So for the card to have the same brightness at any angle and thus qualify as a Lambertian surface, the card must emit less light the further away from perpendicular you get, to compensate for the fact that the card's solid angle is shrinking in your view. That brightness reduction turns out to be cos(theta), where theta is the angle between your eye and the surface normal.
Page 28 of the Light Measurement Handbook has some good diagrams and explanation on this topic: http://irtel.uni-
mannheim.de/lehre/seminar- psychophysik/artikel/Alex_ Ryer_Light_Measurement_ Handbook.pdf
It turns out that lots of things in nature are more or less Lambertian surfaces, which is pretty convenient for us -- it means things look about the same as we walk past them. And it means we have an accurate sense of how bright something is regardless of what angle we're seeing it from. It's interesting to imagine a world where most surfaces were very non-Lambertian and wonder how that might screw up us carbon-based lifeforms. But I digress.
Imagine a 1m^2 patch of glowing lambertian ground covered by a huge hemispherical dome. The patch of dome directly above our glowing ground will receive the most light, and the perimeter (horizon) of the dome will get none, since it's looking at the ground on-edge. When aimed straight up, let's say we get radiance of 1W per square meter per steradian, falling to zero at the horizon. (Note that we could aim our reflected light meter at the patch from anywhere -- regardless of angle or distance -- and read the same value, thanks to the fact that the surface is lambertian. The reduced light as we go toward the horizon will be perfectly balanced out by the foreshortened view of the patch, so the meter will report a constant value of lumens per steradian per square meter).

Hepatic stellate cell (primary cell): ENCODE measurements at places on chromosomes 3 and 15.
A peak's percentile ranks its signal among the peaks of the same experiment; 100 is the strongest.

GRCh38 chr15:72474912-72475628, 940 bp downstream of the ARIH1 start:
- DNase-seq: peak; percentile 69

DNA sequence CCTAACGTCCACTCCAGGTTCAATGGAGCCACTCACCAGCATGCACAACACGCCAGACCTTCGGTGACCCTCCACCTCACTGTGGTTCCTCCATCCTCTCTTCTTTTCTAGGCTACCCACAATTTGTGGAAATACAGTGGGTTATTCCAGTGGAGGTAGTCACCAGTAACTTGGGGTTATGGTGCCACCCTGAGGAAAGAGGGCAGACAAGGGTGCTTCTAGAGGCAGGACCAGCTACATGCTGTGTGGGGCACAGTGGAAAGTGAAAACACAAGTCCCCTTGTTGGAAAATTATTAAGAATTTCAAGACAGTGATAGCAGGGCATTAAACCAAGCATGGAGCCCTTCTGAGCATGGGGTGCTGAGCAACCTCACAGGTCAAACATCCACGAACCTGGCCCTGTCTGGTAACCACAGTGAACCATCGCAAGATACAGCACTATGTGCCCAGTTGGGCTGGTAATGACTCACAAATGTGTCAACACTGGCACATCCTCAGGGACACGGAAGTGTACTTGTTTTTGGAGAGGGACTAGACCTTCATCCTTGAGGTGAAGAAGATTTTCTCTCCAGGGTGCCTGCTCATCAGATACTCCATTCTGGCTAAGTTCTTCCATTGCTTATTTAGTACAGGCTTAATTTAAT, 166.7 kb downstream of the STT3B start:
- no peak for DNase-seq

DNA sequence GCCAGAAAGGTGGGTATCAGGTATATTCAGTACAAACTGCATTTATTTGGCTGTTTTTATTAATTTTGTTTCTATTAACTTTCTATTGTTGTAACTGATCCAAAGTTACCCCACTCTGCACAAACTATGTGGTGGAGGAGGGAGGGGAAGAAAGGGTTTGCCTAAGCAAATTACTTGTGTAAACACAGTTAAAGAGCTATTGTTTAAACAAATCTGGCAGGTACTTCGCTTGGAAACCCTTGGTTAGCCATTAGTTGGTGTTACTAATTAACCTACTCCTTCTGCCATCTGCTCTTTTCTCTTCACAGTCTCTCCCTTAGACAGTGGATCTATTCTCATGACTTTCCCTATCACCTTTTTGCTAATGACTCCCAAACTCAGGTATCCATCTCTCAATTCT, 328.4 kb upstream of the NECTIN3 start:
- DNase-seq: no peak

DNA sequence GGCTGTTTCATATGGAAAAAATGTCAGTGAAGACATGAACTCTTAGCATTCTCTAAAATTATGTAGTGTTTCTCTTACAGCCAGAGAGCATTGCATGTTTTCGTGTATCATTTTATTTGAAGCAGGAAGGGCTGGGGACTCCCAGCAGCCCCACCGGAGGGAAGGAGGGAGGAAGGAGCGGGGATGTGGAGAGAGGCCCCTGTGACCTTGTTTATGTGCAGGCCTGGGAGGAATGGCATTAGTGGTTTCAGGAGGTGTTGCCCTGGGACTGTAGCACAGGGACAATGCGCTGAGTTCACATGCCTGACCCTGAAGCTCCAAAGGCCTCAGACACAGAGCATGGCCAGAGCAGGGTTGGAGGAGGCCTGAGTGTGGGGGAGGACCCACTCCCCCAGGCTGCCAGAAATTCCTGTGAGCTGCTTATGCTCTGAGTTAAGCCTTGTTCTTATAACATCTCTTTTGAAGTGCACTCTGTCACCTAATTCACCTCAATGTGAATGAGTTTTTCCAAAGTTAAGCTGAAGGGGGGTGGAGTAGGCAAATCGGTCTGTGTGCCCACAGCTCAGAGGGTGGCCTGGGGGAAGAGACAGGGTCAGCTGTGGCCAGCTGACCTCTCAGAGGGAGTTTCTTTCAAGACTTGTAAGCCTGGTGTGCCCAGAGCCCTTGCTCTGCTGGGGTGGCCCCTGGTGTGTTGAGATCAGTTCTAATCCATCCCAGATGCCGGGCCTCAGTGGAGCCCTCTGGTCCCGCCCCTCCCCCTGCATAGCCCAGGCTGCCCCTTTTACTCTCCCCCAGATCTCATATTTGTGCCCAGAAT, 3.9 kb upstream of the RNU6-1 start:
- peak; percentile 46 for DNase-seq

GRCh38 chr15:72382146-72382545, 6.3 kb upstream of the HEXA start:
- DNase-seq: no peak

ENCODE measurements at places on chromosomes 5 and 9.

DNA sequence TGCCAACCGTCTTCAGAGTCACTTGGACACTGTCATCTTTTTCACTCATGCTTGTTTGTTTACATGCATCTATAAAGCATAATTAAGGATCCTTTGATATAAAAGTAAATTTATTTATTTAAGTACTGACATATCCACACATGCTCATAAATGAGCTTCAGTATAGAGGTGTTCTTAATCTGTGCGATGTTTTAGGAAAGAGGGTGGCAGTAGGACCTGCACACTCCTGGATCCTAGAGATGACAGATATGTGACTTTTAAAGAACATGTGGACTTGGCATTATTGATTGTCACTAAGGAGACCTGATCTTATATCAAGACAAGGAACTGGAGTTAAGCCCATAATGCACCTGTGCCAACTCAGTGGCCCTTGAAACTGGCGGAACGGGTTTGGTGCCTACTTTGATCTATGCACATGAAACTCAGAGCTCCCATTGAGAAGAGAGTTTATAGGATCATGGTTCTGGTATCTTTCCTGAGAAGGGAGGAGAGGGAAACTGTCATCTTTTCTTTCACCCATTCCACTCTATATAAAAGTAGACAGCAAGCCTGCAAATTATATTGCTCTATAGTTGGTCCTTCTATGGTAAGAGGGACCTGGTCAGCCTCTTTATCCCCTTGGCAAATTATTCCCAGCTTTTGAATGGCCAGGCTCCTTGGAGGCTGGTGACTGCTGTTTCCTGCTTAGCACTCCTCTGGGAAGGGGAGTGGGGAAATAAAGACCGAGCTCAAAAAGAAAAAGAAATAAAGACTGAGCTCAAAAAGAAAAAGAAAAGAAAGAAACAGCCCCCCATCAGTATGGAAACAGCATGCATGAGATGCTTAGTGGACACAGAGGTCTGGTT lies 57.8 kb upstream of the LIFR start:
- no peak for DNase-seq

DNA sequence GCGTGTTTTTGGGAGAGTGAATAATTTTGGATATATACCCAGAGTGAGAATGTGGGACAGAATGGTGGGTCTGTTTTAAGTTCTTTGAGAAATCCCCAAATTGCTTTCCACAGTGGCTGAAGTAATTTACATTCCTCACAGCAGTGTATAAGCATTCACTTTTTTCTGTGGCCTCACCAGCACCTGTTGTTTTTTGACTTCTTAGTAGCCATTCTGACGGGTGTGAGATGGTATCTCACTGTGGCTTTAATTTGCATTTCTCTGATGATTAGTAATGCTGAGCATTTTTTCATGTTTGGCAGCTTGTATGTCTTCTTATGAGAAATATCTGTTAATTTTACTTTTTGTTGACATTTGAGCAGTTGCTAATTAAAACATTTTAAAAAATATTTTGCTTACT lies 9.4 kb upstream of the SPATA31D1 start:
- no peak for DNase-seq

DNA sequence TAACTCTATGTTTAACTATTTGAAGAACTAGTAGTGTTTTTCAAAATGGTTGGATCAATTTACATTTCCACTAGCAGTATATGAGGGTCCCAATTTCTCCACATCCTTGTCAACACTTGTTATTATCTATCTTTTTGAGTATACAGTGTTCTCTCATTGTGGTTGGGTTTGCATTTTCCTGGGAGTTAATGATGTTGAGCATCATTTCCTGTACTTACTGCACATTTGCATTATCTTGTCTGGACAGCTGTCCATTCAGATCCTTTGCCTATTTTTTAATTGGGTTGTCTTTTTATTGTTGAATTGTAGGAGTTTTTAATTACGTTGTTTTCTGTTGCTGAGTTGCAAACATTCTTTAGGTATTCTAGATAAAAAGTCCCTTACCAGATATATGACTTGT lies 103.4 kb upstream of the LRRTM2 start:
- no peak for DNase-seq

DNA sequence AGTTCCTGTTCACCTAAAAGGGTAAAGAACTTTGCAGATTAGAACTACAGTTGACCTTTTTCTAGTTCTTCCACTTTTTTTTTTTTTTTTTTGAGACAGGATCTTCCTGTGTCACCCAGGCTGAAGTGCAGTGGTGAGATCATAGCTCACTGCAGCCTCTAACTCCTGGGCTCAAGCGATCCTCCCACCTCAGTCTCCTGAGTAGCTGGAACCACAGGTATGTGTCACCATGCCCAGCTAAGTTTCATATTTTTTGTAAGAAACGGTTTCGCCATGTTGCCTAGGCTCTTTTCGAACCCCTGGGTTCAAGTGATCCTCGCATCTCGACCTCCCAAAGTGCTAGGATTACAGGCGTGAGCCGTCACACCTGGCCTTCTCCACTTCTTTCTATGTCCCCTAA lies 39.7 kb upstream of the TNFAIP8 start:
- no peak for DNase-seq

Let's integrate over the dome to find the total emitted power. We'll slice the dome with lines of latitude, so that the bottom slice is a ring touching the ground, with a slightly smaller diameter ring on top of it, going up toward the north pole as the rings get smaller and smaller. Kind of like slicing up a loaf of bread and then putting the end of it heel-up on the table.
The point in the middle of our glowing patch of ground is the center of the hemisphere. Let theta be the angle between the north pole and the circumference of a given ring. Then the radius of that ring is sin(theta), and its circumference is 2*pi*sin(theta).
The width of the ring is d*theta, and the radiance of the light hitting the ring from the glowing patch is cos(theta). Multiply them together and we get power radiated through the ring. Add it up for all the rings and we capture all the power being emitted by the glowing patch:
So our lambertian surface with radiance 1W / m^2 / sr emits a total of pi watts over a hemisphere, even though a hemisphere consists of 2 pi steradians, and even though we can measure that 1W / m^2 / sr radiance from any angle! The reason that seeming paradox happens is that the constant radiance is a result of less light over a smaller angle. The north pole sees the entire patch and thus gets the most light, whereas the horizon sees the patch from the edge and sees only a thin sliver of light. Add it all up, and you get half as much light as if the dome were being uniformly lit everywhere.